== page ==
Am Fam Physician. 2001;64(9):1503
Be careful what you swallow. Unfortunately, this was a lesson learned too late for an 86-year-old woman who presented with abdominal pain, nausea and vomiting. According to a case report in The Lancet, the woman had a history of hypertension, diabetes, chronic obstructive pulmonary disease, spondyloarthropathy and dementia. She had recently finished a course of therapy for recurrent urinary tract infection. On examination, the woman was found to be febrile and tachycardic, and her abdomen was soft and tender to palpation. Tests showed only previous abnormalities. She was diagnosed with sepsis but died shortly thereafter. A fish bone was later found in a liver abscess.
Is VIP treatment in the future for rheumatoid arthritis patients? Researchers in Spain show that vasoactive intestinal peptide (VIP) may reduce the disabling joint problems associated with rheumatoid arthritis. According to a study published in Southern Medical Journal, mice who receive VIP treatment show delayed onset, lower incidence and decreased severity of rheumatoid arthritis.
“Cool vest, man.” Many multiple sclerosis (MS) patients report that their symptoms get worse in high temperatures and improve in cooler temperatures. According to a study published in Neurology, wearing a cooling vest could help MS patients with muscle strength, fatigue and balance. The vest and head-vest garments attach to a box that pumps coolant fluid through tubes in a vest and cap. The vest reportedly improves balance by 20 percent and muscle strength by 10 percent, and decreases the level of fatigue.
“It's called the hand babble, baby.” A study published in Nature shows that hearing infants born to deaf parents still babble like other infants, only with their hands. The motor and linguistic abilities of three hearing infants exposed only to sign language were compared with those of three hearing infants exposed to spoken language. The sign-exposed infants showed hand movements with a slower rhythm that was restricted to the space in front of the body. Most of the speech-exposed infants produced high-frequency hand activity outside the crucial linguistic space.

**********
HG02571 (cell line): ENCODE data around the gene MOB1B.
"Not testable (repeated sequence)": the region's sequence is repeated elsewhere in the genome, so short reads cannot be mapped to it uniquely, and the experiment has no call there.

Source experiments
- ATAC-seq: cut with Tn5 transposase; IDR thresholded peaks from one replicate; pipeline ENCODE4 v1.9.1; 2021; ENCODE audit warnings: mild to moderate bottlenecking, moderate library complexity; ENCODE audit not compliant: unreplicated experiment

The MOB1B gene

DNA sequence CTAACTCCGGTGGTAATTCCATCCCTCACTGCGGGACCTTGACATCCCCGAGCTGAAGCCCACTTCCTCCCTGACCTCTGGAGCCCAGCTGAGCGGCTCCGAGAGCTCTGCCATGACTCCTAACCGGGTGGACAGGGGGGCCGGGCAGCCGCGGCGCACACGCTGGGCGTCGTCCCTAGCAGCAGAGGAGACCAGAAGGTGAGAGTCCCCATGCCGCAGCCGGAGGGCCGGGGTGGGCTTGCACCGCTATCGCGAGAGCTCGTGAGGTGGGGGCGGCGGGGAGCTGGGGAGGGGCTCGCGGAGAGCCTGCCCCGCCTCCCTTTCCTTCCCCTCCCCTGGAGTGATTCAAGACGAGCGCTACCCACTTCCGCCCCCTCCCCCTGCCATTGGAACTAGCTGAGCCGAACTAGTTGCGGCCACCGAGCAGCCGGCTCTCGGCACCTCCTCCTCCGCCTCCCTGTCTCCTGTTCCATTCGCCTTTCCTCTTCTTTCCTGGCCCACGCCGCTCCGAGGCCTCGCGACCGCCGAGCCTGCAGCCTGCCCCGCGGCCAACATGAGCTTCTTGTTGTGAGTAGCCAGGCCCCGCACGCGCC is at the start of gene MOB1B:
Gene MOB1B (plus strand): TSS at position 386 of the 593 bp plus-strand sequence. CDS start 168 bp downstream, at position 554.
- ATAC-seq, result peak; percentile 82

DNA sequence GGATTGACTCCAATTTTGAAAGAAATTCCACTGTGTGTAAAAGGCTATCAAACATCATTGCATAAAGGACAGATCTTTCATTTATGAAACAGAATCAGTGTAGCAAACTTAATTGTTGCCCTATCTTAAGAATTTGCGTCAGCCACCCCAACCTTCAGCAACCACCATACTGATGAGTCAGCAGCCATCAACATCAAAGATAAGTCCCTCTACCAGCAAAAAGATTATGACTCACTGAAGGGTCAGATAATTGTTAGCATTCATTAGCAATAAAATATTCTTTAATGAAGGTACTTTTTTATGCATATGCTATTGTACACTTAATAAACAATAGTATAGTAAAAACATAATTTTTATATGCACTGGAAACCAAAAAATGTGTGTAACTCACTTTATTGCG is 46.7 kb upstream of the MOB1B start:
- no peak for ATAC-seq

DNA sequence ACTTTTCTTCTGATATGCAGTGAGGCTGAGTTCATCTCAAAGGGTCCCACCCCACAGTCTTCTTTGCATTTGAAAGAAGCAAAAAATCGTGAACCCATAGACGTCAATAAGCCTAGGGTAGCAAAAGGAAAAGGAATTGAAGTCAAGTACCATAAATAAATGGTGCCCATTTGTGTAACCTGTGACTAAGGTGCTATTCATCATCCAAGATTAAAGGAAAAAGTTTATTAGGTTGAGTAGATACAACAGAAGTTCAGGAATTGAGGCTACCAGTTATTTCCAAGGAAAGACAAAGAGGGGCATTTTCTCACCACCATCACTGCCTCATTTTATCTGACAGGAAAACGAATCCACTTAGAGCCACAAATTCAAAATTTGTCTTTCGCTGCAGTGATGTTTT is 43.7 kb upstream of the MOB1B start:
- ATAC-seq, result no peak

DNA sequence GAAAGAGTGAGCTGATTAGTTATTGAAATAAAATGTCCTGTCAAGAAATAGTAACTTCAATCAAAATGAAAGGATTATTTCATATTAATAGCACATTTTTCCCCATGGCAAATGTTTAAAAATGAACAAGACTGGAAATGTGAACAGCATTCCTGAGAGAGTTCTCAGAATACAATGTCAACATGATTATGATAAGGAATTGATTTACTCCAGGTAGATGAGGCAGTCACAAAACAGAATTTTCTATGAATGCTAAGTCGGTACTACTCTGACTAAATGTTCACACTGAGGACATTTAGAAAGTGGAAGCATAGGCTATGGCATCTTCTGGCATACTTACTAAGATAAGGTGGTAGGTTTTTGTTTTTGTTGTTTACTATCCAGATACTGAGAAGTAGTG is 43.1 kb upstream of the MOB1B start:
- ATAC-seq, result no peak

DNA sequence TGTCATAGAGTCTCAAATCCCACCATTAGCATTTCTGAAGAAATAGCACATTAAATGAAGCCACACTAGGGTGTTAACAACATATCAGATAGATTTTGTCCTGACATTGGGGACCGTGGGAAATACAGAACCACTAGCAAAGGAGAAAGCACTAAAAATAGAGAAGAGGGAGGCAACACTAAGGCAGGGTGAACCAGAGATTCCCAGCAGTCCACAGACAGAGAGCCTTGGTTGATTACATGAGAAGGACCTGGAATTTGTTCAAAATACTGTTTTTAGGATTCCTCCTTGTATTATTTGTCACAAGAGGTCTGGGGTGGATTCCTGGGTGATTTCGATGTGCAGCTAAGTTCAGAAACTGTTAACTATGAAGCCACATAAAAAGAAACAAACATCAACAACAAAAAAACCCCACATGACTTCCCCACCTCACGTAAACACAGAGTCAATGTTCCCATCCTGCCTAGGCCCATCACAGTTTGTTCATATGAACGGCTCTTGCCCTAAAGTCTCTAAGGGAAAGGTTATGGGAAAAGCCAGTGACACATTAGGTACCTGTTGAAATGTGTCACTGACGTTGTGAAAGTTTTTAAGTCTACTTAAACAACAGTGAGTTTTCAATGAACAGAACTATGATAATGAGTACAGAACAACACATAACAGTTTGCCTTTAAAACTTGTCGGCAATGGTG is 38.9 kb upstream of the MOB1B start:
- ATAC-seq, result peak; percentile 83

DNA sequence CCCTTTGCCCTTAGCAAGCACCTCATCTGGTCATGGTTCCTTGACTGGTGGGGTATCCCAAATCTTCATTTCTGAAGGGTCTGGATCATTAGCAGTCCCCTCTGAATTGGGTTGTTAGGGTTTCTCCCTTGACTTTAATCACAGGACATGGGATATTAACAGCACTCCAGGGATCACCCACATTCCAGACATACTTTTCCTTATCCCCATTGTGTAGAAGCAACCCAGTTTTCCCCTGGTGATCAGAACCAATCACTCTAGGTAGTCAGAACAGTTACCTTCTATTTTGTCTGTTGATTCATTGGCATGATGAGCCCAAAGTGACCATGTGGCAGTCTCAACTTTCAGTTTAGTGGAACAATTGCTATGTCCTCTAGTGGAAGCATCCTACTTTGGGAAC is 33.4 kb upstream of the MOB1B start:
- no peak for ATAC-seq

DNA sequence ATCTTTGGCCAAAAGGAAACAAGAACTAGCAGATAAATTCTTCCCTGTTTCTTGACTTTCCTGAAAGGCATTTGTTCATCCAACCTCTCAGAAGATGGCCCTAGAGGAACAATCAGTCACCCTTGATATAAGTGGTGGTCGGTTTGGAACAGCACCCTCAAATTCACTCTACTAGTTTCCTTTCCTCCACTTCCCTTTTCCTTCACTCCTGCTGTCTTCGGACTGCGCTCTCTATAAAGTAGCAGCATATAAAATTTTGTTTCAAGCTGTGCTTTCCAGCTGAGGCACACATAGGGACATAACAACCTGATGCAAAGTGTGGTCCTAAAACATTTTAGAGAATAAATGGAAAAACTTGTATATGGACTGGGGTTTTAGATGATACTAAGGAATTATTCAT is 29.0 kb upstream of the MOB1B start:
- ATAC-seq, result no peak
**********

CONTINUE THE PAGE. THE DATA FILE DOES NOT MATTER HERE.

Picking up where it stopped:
After two years, the effectiveness of the anti-impotence drug sildenafil (Viagra) wears off, according to a study published in the Journal of Urology. Researchers at the University of Alabama at Birmingham studied 151 men who had filled prescriptions for Viagra. Seventy-four percent initially reported that 25 to 100 mg of the drug enabled them to maintain an erection. Of the 43 men still using Viagra three years later, 16 said they needed to increase the dose by 50 mg to achieve an adequate erection.
According to a study published in the Journal of Neurochemistry, a gene therapy technique reduces alcohol consumption in rats. “What, you've never had a rat sidle up to the bar with you and order a tequila shot?” These rats were injected with dopamine D2 (DRD2), a receptor that has been found to be depleted in human alcoholics. Researchers hypothesize that depletion of DRD2 leads human alcoholics to increase their alcohol intake. Initially, the rats with a taste for alcohol drank 80 to 90 percent of their daily fluids in alcohol. After the gene injection, they showed a 43 percent drop in alcohol preference.